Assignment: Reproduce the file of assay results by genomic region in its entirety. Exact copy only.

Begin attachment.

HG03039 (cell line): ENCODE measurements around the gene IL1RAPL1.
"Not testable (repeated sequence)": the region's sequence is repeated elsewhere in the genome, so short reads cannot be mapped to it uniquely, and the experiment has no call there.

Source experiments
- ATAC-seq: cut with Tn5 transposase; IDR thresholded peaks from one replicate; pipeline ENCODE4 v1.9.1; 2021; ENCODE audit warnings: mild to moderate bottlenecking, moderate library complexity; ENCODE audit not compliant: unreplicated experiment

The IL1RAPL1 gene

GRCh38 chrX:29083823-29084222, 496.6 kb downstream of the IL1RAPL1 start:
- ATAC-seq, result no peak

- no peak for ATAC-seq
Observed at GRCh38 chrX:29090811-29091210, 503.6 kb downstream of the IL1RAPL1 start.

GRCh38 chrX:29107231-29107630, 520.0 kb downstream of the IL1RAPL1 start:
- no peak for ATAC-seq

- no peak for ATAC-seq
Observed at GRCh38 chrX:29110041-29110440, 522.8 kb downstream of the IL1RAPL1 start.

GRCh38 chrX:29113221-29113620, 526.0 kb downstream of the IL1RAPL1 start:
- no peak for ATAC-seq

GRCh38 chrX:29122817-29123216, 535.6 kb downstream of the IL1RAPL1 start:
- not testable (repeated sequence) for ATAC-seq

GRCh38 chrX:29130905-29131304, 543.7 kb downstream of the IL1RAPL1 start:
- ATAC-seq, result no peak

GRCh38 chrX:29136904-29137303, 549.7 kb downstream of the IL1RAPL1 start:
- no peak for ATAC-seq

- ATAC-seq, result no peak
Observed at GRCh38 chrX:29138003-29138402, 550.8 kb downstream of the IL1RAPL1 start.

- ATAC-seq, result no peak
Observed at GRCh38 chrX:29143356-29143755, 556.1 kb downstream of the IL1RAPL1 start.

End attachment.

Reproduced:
HG03039 (cell line): ENCODE measurements around the gene IL1RAPL1.
"Not testable (repeated sequence)": the region's sequence is repeated elsewhere in the genome, so short reads cannot be mapped to it uniquely, and the experiment has no call there.

Source experiments
- ATAC-seq: cut with Tn5 transposase; IDR thresholded peaks from one replicate; pipeline ENCODE4 v1.9.1; 2021; ENCODE audit warnings: mild to moderate bottlenecking, moderate library complexity; ENCODE audit not compliant: unreplicated experiment

The IL1RAPL1 gene

GRCh38 chrX:29083823-29084222, 496.6 kb downstream of the IL1RAPL1 start:
- ATAC-seq, result no peak

- no peak for ATAC-seq
Observed at GRCh38 chrX:29090811-29091210, 503.6 kb downstream of the IL1RAPL1 start.

GRCh38 chrX:29107231-29107630, 520.0 kb downstream of the IL1RAPL1 start:
- no peak for ATAC-seq

- no peak for ATAC-seq
Observed at GRCh38 chrX:29110041-29110440, 522.8 kb downstream of the IL1RAPL1 start.

GRCh38 chrX:29113221-29113620, 526.0 kb downstream of the IL1RAPL1 start:
- no peak for ATAC-seq

GRCh38 chrX:29122817-29123216, 535.6 kb downstream of the IL1RAPL1 start:
- not testable (repeated sequence) for ATAC-seq

GRCh38 chrX:29130905-29131304, 543.7 kb downstream of the IL1RAPL1 start:
- ATAC-seq, result no peak

GRCh38 chrX:29136904-29137303, 549.7 kb downstream of the IL1RAPL1 start:
- no peak for ATAC-seq

- ATAC-seq, result no peak
Observed at GRCh38 chrX:29138003-29138402, 550.8 kb downstream of the IL1RAPL1 start.

- ATAC-seq, result no peak
Observed at GRCh38 chrX:29143356-29143755, 556.1 kb downstream of the IL1RAPL1 start.